Six Danish oil tanker crew kidnapped off West Africa ‘safely recovered’

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Six crew members kidnapped by pirates last month from a Danish oil tanker off Congo have been rescued from Nigeria, the ship’s owner said Monday.

The Liberian-flagged Monjasa Reformer had 16 sailors on board when it was attacked by pirates on March 25. Despite being owned by a Danish company, none of the crew were Danish.

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When the 135-meter-long tanker was found by the French navy the following week off the coast of Sao Tome and Principe in the Gulf of Guinea, the remaining crew said six of their colleagues had been kidnapped.

“All six crew members who were kidnapped from the oil tanker, Monjasa Reformer, are now safely recovered from an undisclosed location in Nigeria,” Monjasa said.

It did not specify if ransom was paid.

Monjasa’s CEO Anders Ostergaard said they “are in a relatively good health condition given the difficult circumstances they have been under in the last more than five weeks.

“They have all been receiving medical checks and are now being repatriated to their home countries to reunite with their families,” Ostergaard said.

Monjasa had previously said it had lost contact with the crew after pirates boarded the ship.

Pirates have long been a risk in the Gulf of Guinea -- a major shipping route stretching 5,700 kilometers (3,500 miles) from Senegal to Angola, with Nigerian gangs carrying out most attacks.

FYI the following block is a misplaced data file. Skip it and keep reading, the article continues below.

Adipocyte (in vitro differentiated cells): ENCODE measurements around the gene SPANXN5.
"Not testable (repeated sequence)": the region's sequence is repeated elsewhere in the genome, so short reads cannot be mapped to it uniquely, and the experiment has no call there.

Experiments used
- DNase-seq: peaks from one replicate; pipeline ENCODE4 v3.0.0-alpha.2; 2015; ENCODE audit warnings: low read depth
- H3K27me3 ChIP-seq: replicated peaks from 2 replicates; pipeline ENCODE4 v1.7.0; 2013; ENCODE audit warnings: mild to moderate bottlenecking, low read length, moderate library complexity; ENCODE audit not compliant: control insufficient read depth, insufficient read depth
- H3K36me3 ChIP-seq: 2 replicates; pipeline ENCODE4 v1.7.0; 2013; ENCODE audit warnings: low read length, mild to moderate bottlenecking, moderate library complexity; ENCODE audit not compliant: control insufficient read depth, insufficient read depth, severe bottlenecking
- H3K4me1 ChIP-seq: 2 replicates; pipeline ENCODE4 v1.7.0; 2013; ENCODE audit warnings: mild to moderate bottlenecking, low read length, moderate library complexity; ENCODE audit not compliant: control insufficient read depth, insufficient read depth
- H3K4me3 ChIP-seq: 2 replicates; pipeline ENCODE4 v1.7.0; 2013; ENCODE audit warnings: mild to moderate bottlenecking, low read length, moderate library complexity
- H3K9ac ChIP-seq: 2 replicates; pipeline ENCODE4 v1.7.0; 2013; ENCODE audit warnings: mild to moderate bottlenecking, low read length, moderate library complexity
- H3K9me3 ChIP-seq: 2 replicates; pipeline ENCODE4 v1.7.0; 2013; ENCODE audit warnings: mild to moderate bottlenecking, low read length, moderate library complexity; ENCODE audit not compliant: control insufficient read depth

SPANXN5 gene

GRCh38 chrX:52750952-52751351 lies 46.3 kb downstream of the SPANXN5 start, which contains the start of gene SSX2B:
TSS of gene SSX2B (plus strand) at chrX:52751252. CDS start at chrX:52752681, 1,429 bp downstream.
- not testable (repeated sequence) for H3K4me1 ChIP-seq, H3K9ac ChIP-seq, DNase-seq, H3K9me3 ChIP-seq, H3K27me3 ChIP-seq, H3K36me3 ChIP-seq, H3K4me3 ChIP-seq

But since 2021, shippers say pirates have been raiding farther out in international waters.

Their violence and sophisticated tactics prompted pleas from shippers for a more robust foreign naval presence like the mission to curb attacks from Somali pirates a decade ago.

Many of the attacks in recent years have been carried out by Nigerian criminal gangs using speed boats from hideouts in the Delta region.

Some gangs have captured larger fishing vessels which they use as a “mothership” base to raid further out to sea.

But the region, which sees a lot of traffic from oil tankers, has also seen a lull in activity recently.

According to a report by The Maritime Information Cooperation and Awareness Center (MICA), three ships were attacked in the area in 2022 compared to 26 in 2019.

Two other attacks have been recorded in the region in 2023 so far.

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